New Delhi: The new law on appointment of judges should not be seen as "good or bad" and rather tested on the proposition that whether it conforms to the basic structure of the Constitution or not, the Supreme Court today said.
"Don't put the new law to good or bad. If it meets the parameters of the basic structure, work it out," a five-judge Constitution Bench headed by Justice J S Khehar observed during arguments on the constitutional validity of the National Judicial Appointments Commission Act (NJAC).
The observation came when senior advocate Rajeev Dhawan Dhawan opposed Centre's submission that NJAC had an element of "hit and trial" and it will have to be seen how the new system works.
"The 99th amendment is a thoughtless piece. Constitutional amendments are not made for trial. It is too serious an issue and cannot be left to hit and trial. It
cannot be put on experimental basis. We cannot experiment with the Constitution," Dhawan said opposing the NJAC Act.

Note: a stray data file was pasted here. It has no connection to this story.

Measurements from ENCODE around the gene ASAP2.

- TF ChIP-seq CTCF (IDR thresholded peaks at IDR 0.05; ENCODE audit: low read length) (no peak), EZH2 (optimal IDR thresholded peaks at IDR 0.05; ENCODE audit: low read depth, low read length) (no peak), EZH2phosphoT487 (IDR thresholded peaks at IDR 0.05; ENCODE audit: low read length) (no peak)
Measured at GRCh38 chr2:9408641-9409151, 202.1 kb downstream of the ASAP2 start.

Contending that the independence of judiciary is inextricably linked with the appointment process, he said the independence of judiciary cannot be maintained when the power to appoint judges rests with the executive.
"Why are we eager that there must be a reform. Everything is not vulnerable to change. What is the compulsion for the change. I agree, at the maximum, there might be a body to look into the performance of the judges. But, not beyond this.
"The collegium system was working perfectly. Appointment of judges is not a thing to be played in the hands of the Parliament. What is the basis of making this change," Dhawan told the bench, also comprising Justices J Chelameswar, M B Lokur, Kurian Joseph and A K Goel.
On this, the bench remarked,"it was pointed out no Member of Parliament understands what NJAC is all about. The fact that NJAC was passed unanimously by both Houses of Parliament shows they all were in agreement. We cannot interfere in this. They are elected representatives".
During the proceedings, Attorney General Mukul Rohtagi also countered the submission that MPs were not aware about the new law and said it was a "dangerous" proposition to say that MPs don't understand NJAC.